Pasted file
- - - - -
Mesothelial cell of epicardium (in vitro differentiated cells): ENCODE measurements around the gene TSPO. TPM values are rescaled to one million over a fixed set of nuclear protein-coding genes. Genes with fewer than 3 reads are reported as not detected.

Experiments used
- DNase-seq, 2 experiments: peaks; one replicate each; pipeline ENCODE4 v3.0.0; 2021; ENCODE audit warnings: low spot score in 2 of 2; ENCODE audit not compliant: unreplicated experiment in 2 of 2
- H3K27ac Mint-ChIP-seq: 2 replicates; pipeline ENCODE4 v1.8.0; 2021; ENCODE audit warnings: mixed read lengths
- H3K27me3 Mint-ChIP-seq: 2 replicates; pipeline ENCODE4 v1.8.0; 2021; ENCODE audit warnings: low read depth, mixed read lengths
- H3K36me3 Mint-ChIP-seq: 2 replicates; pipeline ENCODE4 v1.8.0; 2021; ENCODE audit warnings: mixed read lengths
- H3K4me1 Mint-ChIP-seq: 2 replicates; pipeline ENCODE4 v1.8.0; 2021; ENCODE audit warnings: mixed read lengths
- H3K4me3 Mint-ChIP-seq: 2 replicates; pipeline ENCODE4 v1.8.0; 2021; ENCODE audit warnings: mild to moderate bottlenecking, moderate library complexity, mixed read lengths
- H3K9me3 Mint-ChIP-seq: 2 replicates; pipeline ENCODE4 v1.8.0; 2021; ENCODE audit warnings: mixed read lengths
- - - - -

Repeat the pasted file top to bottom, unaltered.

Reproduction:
Mesothelial cell of epicardium (in vitro differentiated cells): ENCODE measurements around the gene TSPO. TPM values are rescaled to one million over a fixed set of nuclear protein-coding genes. Genes with fewer than 3 reads are reported as not detected.

Experiments used
- DNase-seq, 2 experiments: peaks; one replicate each; pipeline ENCODE4 v3.0.0; 2021; ENCODE audit warnings: low spot score in 2 of 2; ENCODE audit not compliant: unreplicated experiment in 2 of 2
- H3K27ac Mint-ChIP-seq: 2 replicates; pipeline ENCODE4 v1.8.0; 2021; ENCODE audit warnings: mixed read lengths
- H3K27me3 Mint-ChIP-seq: 2 replicates; pipeline ENCODE4 v1.8.0; 2021; ENCODE audit warnings: low read depth, mixed read lengths
- H3K36me3 Mint-ChIP-seq: 2 replicates; pipeline ENCODE4 v1.8.0; 2021; ENCODE audit warnings: mixed read lengths
- H3K4me1 Mint-ChIP-seq: 2 replicates; pipeline ENCODE4 v1.8.0; 2021; ENCODE audit warnings: mixed read lengths
- H3K4me3 Mint-ChIP-seq: 2 replicates; pipeline ENCODE4 v1.8.0; 2021; ENCODE audit warnings: mild to moderate bottlenecking, moderate library complexity, mixed read lengths
- H3K9me3 Mint-ChIP-seq: 2 replicates; pipeline ENCODE4 v1.8.0; 2021; ENCODE audit warnings: mixed read lengths